[I]t bears mentioning again that plaintiff tax certificate holders are commercial investors themselves, . . . . Plaintiffs knew or should have known from the start that most tax certificate investments end not in windfall profits from foreclosure but rather in high yield interest returns upon redemption . . . . Plaintiffs, moreover, controlled their own fates. Before filing the foreclosure complaints, plaintiffs could have beat Cherrystone to the punch and offered to purchase title to the property directly from the owners. Instead, plaintiffs, at their own peril, chanced that they could acquire the property through foreclosure without any further financial commitment. [Id. at 329-30 (internal citations omitted).]
Here, if defendant succeeds in realizing a profit by striking a deal acceptable to Davis and the court, no basis to interfere is presented. We determine Judge Malone did not abuse his discretion in granting defendant's motion to intervene one day following the expiration of the time set for redemption. We conclude, until a final judgment foreclosing the right of redemption is entered, the court may entertain properly filed motions by intervenors.
We also discern no basis to set aside Judge Malone's finding that the contract price defendant proposed to pay Davis provided more than nominal consideration. In analyzing whether the financing arrangement provided "meaningful monetary relief," Cronecker, supra, 189 N.J. at 335, Judge Malone stated,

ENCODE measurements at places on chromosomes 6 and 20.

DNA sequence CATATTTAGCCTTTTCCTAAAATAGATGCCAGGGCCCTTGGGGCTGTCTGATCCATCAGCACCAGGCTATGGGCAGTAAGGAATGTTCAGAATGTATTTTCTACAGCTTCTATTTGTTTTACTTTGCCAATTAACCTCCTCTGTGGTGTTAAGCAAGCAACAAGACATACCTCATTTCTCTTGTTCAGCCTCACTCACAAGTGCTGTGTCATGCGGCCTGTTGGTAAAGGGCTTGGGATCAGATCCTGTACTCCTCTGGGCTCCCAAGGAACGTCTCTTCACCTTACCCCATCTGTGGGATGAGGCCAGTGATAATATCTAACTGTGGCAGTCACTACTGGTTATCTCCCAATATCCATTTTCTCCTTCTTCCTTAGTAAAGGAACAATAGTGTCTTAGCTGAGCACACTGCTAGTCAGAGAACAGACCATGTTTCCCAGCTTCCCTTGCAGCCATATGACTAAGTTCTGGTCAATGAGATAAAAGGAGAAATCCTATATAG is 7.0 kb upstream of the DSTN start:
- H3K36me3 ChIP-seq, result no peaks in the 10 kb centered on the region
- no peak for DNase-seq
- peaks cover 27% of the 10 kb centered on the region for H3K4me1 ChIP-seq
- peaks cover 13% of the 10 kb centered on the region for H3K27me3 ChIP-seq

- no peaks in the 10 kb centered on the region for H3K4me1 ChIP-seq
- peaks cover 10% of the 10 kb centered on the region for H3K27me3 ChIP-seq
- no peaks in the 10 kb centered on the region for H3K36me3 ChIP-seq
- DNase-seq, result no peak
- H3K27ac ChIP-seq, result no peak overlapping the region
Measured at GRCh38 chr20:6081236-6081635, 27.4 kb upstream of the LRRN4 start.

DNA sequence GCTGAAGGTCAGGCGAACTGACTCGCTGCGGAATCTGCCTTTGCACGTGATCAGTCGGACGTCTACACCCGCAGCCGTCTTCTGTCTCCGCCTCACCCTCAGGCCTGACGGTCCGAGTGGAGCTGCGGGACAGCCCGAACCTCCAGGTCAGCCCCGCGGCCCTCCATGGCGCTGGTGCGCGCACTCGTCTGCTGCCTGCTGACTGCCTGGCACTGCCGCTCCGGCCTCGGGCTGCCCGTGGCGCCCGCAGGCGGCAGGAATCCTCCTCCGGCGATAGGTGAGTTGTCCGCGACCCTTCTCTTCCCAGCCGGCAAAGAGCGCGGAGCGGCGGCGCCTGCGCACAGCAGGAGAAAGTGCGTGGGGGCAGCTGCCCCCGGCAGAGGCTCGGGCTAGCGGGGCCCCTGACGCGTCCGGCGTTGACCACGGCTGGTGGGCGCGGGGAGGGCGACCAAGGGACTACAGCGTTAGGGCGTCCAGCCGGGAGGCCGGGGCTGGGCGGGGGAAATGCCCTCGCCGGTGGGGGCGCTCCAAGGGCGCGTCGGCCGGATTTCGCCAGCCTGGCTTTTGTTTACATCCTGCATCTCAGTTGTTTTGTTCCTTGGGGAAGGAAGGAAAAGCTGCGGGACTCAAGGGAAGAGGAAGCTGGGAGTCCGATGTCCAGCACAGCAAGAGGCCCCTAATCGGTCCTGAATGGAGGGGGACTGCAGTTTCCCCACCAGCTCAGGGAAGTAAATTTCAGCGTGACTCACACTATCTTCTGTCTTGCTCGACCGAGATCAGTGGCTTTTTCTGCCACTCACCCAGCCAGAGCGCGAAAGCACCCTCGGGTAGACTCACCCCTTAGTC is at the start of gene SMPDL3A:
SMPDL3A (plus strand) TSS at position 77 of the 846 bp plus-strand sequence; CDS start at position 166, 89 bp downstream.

Here the real benefit is somewhere between $55,000 and $75,000. Whether it's $55,000 or $75,000, there is real money that is coming to [Davis]." The completion of the foreclosure without . . . giving [Davis] the opportunity to sell would leave [Davis] with little or no benefit derived from his equity in the property."
Although the fair market value of the property was disputed (with plaintiff suggesting a value of $330,000 and defendant, approximately $210,000), it is but one fact reviewed when analyzing all of the circumstances presented. Id. at 334. An "under-all-the-circumstances approach" includes an analysis of a "number of factors" including but not limited to the amount received by the owner in comparison to the property's fair market value and to his equity in the property. The court also may give some weight to a windfall profit to be made by the third-party. A court should rightly be reluctant to strike-down a third- party financing arrangement that will provide some meaningful monetary relief to the property owner. In the end, more than nominal consideration under N.J.S.A. 54:5-89.1 means consideration that is not insubstantial under all the circumstances; it is an amount, given the nature of the transaction, that is not unconscionable. [Id. at 335.]
We conclude Judge Malone's analysis, supported by the record, properly considered all applicable circumstances in reaching his conclusion.
Finally, we determine plaintiff's request for additional discovery is unavailing. Allowing a delay to obtain more precise information on the total debts encumbering the property or other opinions of value does little to aid resolution of the dispute. The motion judge considered the range of benefits to Davis, which would be impacted by the actual amount of debt due. Even the lower range allowed a significant sum to be distributed for Davis' benefit.